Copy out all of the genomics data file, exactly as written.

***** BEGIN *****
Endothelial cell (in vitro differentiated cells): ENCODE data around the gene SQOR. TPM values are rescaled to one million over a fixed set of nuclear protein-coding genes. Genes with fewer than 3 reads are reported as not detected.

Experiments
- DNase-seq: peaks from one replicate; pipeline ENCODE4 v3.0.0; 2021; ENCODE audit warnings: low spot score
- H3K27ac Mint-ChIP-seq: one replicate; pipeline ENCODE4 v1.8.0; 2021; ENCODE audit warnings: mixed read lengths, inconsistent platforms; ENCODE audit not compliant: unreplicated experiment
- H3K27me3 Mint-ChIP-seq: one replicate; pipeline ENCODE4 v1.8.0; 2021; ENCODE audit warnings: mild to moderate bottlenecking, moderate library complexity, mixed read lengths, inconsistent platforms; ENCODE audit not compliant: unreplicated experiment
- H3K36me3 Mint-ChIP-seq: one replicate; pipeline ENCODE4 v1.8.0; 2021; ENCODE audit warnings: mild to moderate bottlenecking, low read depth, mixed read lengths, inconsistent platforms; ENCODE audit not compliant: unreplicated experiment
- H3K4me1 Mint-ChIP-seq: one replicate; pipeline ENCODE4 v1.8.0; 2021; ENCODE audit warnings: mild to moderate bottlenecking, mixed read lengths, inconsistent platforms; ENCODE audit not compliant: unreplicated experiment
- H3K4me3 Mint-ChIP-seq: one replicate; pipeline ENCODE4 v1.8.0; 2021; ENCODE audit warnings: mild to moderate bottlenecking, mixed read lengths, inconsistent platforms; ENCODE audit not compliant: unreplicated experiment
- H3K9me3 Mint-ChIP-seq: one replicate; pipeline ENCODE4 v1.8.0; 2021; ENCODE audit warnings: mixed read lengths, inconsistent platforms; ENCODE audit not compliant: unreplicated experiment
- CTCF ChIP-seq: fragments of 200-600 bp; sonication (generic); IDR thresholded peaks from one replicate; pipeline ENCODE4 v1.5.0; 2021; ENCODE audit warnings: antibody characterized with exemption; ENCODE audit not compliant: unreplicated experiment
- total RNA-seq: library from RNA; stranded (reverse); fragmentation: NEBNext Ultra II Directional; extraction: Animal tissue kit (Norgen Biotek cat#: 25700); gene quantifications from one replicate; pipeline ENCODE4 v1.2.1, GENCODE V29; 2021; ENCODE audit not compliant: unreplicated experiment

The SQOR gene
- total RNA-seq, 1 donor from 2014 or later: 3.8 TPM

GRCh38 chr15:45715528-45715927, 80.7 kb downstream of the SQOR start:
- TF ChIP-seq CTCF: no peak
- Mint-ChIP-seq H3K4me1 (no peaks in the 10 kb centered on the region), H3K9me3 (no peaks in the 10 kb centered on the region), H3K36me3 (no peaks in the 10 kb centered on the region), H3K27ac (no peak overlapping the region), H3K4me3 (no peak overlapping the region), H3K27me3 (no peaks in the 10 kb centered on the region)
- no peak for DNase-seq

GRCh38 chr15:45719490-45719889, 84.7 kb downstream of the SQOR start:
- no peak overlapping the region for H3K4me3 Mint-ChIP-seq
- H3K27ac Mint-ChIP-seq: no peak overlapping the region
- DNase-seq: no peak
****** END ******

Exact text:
Endothelial cell (in vitro differentiated cells): ENCODE data around the gene SQOR. TPM values are rescaled to one million over a fixed set of nuclear protein-coding genes. Genes with fewer than 3 reads are reported as not detected.

Experiments
- DNase-seq: peaks from one replicate; pipeline ENCODE4 v3.0.0; 2021; ENCODE audit warnings: low spot score
- H3K27ac Mint-ChIP-seq: one replicate; pipeline ENCODE4 v1.8.0; 2021; ENCODE audit warnings: mixed read lengths, inconsistent platforms; ENCODE audit not compliant: unreplicated experiment
- H3K27me3 Mint-ChIP-seq: one replicate; pipeline ENCODE4 v1.8.0; 2021; ENCODE audit warnings: mild to moderate bottlenecking, moderate library complexity, mixed read lengths, inconsistent platforms; ENCODE audit not compliant: unreplicated experiment
- H3K36me3 Mint-ChIP-seq: one replicate; pipeline ENCODE4 v1.8.0; 2021; ENCODE audit warnings: mild to moderate bottlenecking, low read depth, mixed read lengths, inconsistent platforms; ENCODE audit not compliant: unreplicated experiment
- H3K4me1 Mint-ChIP-seq: one replicate; pipeline ENCODE4 v1.8.0; 2021; ENCODE audit warnings: mild to moderate bottlenecking, mixed read lengths, inconsistent platforms; ENCODE audit not compliant: unreplicated experiment
- H3K4me3 Mint-ChIP-seq: one replicate; pipeline ENCODE4 v1.8.0; 2021; ENCODE audit warnings: mild to moderate bottlenecking, mixed read lengths, inconsistent platforms; ENCODE audit not compliant: unreplicated experiment
- H3K9me3 Mint-ChIP-seq: one replicate; pipeline ENCODE4 v1.8.0; 2021; ENCODE audit warnings: mixed read lengths, inconsistent platforms; ENCODE audit not compliant: unreplicated experiment
- CTCF ChIP-seq: fragments of 200-600 bp; sonication (generic); IDR thresholded peaks from one replicate; pipeline ENCODE4 v1.5.0; 2021; ENCODE audit warnings: antibody characterized with exemption; ENCODE audit not compliant: unreplicated experiment
- total RNA-seq: library from RNA; stranded (reverse); fragmentation: NEBNext Ultra II Directional; extraction: Animal tissue kit (Norgen Biotek cat#: 25700); gene quantifications from one replicate; pipeline ENCODE4 v1.2.1, GENCODE V29; 2021; ENCODE audit not compliant: unreplicated experiment

The SQOR gene
- total RNA-seq, 1 donor from 2014 or later: 3.8 TPM

GRCh38 chr15:45715528-45715927, 80.7 kb downstream of the SQOR start:
- TF ChIP-seq CTCF: no peak
- Mint-ChIP-seq H3K4me1 (no peaks in the 10 kb centered on the region), H3K9me3 (no peaks in the 10 kb centered on the region), H3K36me3 (no peaks in the 10 kb centered on the region), H3K27ac (no peak overlapping the region), H3K4me3 (no peak overlapping the region), H3K27me3 (no peaks in the 10 kb centered on the region)
- no peak for DNase-seq

GRCh38 chr15:45719490-45719889, 84.7 kb downstream of the SQOR start:
- no peak overlapping the region for H3K4me3 Mint-ChIP-seq
- H3K27ac Mint-ChIP-seq: no peak overlapping the region
- DNase-seq: no peak